I was always a sucker for time-travel movies. It was never the idea of traveling to another era that fascinated me, but rather the mind-bending paradoxes that materialise from baffling scenarios of crafty science fiction. I remember as a kid, the Terminator paradox kept me up many nights. Kyle Reese is sent back in time by John Connor to save the life of Sarah Connor. Reese falls in love with Sarah and impregnates her with a son, John Connor. So how can future John Connor send him back if Reese dies before that happens? This stuff drove me nuts; it still does.
The subgenre of hardcore science fiction is a dying breed. Today most science fiction movies lack this type of awe-inspiring philosophical depth. We get a laser show, explosions, futuristic devices, flying cars and that’s about it. Fortunately every once in a while we’re blessed with a nostalgic return to the thoughtful genre. Duncan Jones’ vastly overlooked Moon comes to mind. Blade Runner, The Matrix, Dark City, 12 Monkeys, Minority Report and Inception made good use of the genre’s conventions by exploring the philosophical opportunities. The latest member to join the club is Rian Johnson’s Looper.
Here’s a time-travel film that focuses on complex story rather than fancy effects. The film takes place in a plausible future where security seems nonexistent. Thugs lurk within the filthy streets of an anarchic city. Not surprisingly, everyone seems to own a gun, and the masses use eyedropper drugs to escape the milieu of their dystopia.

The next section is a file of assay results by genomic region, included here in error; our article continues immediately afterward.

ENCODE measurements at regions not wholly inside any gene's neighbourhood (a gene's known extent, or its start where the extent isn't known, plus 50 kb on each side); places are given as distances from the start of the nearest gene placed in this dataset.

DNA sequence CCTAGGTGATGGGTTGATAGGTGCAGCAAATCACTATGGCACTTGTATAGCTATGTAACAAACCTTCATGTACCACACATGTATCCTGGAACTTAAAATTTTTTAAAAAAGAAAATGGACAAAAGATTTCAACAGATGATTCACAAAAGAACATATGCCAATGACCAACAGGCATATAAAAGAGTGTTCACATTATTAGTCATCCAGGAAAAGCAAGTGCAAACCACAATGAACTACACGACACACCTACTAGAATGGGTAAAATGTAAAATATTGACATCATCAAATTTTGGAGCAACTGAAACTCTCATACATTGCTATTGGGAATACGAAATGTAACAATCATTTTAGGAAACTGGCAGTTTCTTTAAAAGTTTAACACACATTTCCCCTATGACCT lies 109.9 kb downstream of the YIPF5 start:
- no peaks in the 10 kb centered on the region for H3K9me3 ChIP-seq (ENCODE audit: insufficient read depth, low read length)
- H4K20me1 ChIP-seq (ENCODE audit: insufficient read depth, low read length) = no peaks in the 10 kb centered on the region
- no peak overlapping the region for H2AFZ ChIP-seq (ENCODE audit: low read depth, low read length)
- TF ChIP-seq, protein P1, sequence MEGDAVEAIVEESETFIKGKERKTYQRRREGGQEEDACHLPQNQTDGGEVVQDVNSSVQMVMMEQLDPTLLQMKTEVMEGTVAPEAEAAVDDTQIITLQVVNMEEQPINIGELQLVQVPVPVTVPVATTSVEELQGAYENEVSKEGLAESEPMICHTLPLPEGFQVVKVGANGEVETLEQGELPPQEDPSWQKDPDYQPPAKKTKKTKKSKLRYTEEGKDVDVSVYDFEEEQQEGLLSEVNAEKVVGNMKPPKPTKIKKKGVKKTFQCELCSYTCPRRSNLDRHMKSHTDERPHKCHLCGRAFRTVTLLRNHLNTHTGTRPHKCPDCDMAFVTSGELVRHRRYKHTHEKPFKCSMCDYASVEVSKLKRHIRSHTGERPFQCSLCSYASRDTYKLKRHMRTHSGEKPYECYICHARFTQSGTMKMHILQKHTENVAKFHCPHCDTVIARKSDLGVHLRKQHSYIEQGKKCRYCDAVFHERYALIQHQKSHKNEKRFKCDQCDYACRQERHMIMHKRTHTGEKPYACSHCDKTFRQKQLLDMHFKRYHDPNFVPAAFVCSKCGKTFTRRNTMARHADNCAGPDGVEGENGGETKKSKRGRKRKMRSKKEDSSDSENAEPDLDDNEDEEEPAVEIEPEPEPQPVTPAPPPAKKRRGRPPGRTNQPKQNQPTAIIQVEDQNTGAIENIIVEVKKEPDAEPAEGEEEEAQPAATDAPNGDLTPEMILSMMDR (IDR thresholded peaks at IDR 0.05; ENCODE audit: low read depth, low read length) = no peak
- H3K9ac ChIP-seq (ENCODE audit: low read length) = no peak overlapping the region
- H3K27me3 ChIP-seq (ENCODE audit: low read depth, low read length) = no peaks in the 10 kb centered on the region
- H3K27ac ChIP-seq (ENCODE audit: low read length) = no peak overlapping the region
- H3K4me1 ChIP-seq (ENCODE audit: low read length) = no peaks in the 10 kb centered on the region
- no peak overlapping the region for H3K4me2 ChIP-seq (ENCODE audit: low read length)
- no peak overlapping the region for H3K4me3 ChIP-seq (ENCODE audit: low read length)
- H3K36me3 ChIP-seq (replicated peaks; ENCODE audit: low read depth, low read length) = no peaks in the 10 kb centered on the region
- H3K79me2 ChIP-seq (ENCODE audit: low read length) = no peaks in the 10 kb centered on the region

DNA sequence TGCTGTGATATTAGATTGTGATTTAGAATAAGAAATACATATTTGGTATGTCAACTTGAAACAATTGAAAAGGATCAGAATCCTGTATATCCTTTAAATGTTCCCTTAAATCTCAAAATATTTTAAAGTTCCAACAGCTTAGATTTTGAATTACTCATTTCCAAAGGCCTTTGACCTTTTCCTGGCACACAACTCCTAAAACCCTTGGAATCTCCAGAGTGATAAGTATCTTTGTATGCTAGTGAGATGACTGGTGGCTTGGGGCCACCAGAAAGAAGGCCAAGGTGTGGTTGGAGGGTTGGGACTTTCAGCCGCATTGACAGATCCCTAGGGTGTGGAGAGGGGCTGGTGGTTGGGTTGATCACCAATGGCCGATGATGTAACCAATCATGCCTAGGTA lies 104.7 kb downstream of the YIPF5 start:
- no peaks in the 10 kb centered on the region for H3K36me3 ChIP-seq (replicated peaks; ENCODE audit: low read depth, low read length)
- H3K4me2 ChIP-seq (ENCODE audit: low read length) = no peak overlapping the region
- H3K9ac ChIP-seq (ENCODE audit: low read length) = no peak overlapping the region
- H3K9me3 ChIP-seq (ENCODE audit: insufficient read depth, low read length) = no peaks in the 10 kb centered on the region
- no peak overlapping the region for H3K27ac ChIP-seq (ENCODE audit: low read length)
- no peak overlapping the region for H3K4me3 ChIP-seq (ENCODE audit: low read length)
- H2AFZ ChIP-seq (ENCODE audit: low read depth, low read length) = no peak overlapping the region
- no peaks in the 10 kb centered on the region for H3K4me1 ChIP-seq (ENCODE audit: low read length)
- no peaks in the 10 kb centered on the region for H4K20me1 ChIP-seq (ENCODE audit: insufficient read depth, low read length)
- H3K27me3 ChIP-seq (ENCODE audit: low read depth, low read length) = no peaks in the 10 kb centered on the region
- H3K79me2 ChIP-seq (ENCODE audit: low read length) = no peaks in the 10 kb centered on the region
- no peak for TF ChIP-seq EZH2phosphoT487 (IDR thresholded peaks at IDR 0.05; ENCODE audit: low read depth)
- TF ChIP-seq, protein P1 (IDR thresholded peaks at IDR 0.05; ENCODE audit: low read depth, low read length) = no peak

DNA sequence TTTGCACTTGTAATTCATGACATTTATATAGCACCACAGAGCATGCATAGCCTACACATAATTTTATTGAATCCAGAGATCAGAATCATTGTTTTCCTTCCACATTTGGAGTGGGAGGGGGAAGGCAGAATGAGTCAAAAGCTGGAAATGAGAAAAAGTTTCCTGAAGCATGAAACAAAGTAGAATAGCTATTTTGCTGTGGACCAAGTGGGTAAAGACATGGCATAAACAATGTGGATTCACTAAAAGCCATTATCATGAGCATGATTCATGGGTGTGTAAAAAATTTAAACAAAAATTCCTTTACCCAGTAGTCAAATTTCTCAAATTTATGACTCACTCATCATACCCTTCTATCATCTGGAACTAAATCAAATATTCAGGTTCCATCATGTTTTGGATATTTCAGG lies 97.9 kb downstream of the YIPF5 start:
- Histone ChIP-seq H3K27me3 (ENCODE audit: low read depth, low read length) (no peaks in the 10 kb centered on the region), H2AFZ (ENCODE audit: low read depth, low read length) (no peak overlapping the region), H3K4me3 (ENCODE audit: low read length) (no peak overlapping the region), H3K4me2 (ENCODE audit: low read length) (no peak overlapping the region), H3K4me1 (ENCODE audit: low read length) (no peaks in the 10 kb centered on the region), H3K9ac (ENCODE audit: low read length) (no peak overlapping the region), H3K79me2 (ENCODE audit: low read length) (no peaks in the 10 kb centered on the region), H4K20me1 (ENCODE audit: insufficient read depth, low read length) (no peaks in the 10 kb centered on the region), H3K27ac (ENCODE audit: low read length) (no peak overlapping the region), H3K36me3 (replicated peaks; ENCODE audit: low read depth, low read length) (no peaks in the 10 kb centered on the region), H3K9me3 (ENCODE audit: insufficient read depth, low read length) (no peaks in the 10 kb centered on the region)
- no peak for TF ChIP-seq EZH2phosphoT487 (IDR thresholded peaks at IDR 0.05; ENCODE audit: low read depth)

The year is 2044. Time travel hasn’t been invented yet, but thirty years later it will be accessible. Despite being declared illegal, crime syndicates use it to get rid of whomever they want. The way things work is, you have a special hitman called a ‘looper’. He waits at a specific time and place. The gangsters from the future send their victim to the past, a man materialises from thin air, gets the shotgun treatment and voilà the job is done. It’s a quick, clean and efficient system, but all hell breaks loose when Joe (Gordon-Levitt) is forced to kill his older self played by Bruce Willis.
The number one rule of being a looper is you never let your target escape, even if it’s your future self. When you finally do (not knowingly) terminate your (older) self, the loop is complete. You spend the remainder of your days blowing off money until the day comes when you’re sent back to get terminated. In other words, it’s the most creatively badass suicide depiction on film.
Anyhow, the whole system is at stake when older Joe escapes from younger Joe. We see a number of alternate timelines but Johnson’s screenplay neatly ties everything at the end. I was very impressed by the thought that went into constructing this nonlinear story line, and even more so by the frenetic original score.
Reminiscent of Josh Brolin’s uncanny performance as a younger Tommy Lee Jones in Men in Black 3, Joseph Gordon-Levitt is almost unrecognizable here. It’s not all makeup though; Levitt fluently imitates the facial ticks, expressions, and voice of the iconic action star.
The only weak point I found was an unnecessary add-on of supernatural elements to a central character. This didn’t ruin the experience for me, but it makes the film fall short of greatness. In a time when it’s almost impossible to walk into a multiplex without facing the limitation of seeing a sequel, prequel or remake, Looper feels like a breath of fresh air. It’s quite literally a blast from the past.